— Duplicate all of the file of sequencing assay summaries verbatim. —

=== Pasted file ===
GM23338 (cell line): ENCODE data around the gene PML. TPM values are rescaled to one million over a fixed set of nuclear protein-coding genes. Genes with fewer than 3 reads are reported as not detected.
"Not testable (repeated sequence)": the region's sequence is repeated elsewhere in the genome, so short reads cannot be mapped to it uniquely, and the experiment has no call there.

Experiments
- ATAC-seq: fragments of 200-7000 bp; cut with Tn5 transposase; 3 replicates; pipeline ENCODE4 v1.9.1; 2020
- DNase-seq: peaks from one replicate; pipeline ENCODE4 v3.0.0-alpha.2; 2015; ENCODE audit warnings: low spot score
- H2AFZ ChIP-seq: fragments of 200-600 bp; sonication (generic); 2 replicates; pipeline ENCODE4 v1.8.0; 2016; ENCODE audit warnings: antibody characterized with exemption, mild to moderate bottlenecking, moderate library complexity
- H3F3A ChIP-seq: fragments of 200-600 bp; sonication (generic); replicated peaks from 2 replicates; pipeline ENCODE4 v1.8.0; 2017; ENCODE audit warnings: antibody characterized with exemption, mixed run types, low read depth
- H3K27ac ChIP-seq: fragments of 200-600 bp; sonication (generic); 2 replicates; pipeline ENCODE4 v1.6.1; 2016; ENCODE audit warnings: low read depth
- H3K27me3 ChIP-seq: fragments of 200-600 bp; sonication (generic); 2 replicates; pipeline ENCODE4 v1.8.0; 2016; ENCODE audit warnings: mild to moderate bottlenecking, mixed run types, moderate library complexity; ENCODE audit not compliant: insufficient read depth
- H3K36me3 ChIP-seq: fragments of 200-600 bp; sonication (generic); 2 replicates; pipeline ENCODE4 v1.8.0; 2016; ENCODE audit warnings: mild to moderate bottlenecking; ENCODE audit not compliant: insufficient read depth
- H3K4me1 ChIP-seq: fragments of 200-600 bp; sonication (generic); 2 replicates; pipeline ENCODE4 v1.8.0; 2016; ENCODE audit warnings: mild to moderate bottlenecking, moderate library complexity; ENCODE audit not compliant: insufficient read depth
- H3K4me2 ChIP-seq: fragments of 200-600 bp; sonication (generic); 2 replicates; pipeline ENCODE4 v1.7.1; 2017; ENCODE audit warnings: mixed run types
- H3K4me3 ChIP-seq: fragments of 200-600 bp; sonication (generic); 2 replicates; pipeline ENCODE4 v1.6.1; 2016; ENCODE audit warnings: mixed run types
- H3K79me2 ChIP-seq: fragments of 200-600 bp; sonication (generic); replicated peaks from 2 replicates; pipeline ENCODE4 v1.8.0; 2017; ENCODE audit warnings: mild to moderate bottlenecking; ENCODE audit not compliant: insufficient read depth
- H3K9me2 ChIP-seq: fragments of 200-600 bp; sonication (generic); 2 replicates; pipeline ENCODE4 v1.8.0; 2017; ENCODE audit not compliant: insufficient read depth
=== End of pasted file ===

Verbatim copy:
GM23338 (cell line): ENCODE data around the gene PML. TPM values are rescaled to one million over a fixed set of nuclear protein-coding genes. Genes with fewer than 3 reads are reported as not detected.
"Not testable (repeated sequence)": the region's sequence is repeated elsewhere in the genome, so short reads cannot be mapped to it uniquely, and the experiment has no call there.

Experiments
- ATAC-seq: fragments of 200-7000 bp; cut with Tn5 transposase; 3 replicates; pipeline ENCODE4 v1.9.1; 2020
- DNase-seq: peaks from one replicate; pipeline ENCODE4 v3.0.0-alpha.2; 2015; ENCODE audit warnings: low spot score
- H2AFZ ChIP-seq: fragments of 200-600 bp; sonication (generic); 2 replicates; pipeline ENCODE4 v1.8.0; 2016; ENCODE audit warnings: antibody characterized with exemption, mild to moderate bottlenecking, moderate library complexity
- H3F3A ChIP-seq: fragments of 200-600 bp; sonication (generic); replicated peaks from 2 replicates; pipeline ENCODE4 v1.8.0; 2017; ENCODE audit warnings: antibody characterized with exemption, mixed run types, low read depth
- H3K27ac ChIP-seq: fragments of 200-600 bp; sonication (generic); 2 replicates; pipeline ENCODE4 v1.6.1; 2016; ENCODE audit warnings: low read depth
- H3K27me3 ChIP-seq: fragments of 200-600 bp; sonication (generic); 2 replicates; pipeline ENCODE4 v1.8.0; 2016; ENCODE audit warnings: mild to moderate bottlenecking, mixed run types, moderate library complexity; ENCODE audit not compliant: insufficient read depth
- H3K36me3 ChIP-seq: fragments of 200-600 bp; sonication (generic); 2 replicates; pipeline ENCODE4 v1.8.0; 2016; ENCODE audit warnings: mild to moderate bottlenecking; ENCODE audit not compliant: insufficient read depth
- H3K4me1 ChIP-seq: fragments of 200-600 bp; sonication (generic); 2 replicates; pipeline ENCODE4 v1.8.0; 2016; ENCODE audit warnings: mild to moderate bottlenecking, moderate library complexity; ENCODE audit not compliant: insufficient read depth
- H3K4me2 ChIP-seq: fragments of 200-600 bp; sonication (generic); 2 replicates; pipeline ENCODE4 v1.7.1; 2017; ENCODE audit warnings: mixed run types
- H3K4me3 ChIP-seq: fragments of 200-600 bp; sonication (generic); 2 replicates; pipeline ENCODE4 v1.6.1; 2016; ENCODE audit warnings: mixed run types
- H3K79me2 ChIP-seq: fragments of 200-600 bp; sonication (generic); replicated peaks from 2 replicates; pipeline ENCODE4 v1.8.0; 2017; ENCODE audit warnings: mild to moderate bottlenecking; ENCODE audit not compliant: insufficient read depth
- H3K9me2 ChIP-seq: fragments of 200-600 bp; sonication (generic); 2 replicates; pipeline ENCODE4 v1.8.0; 2017; ENCODE audit not compliant: insufficient read depth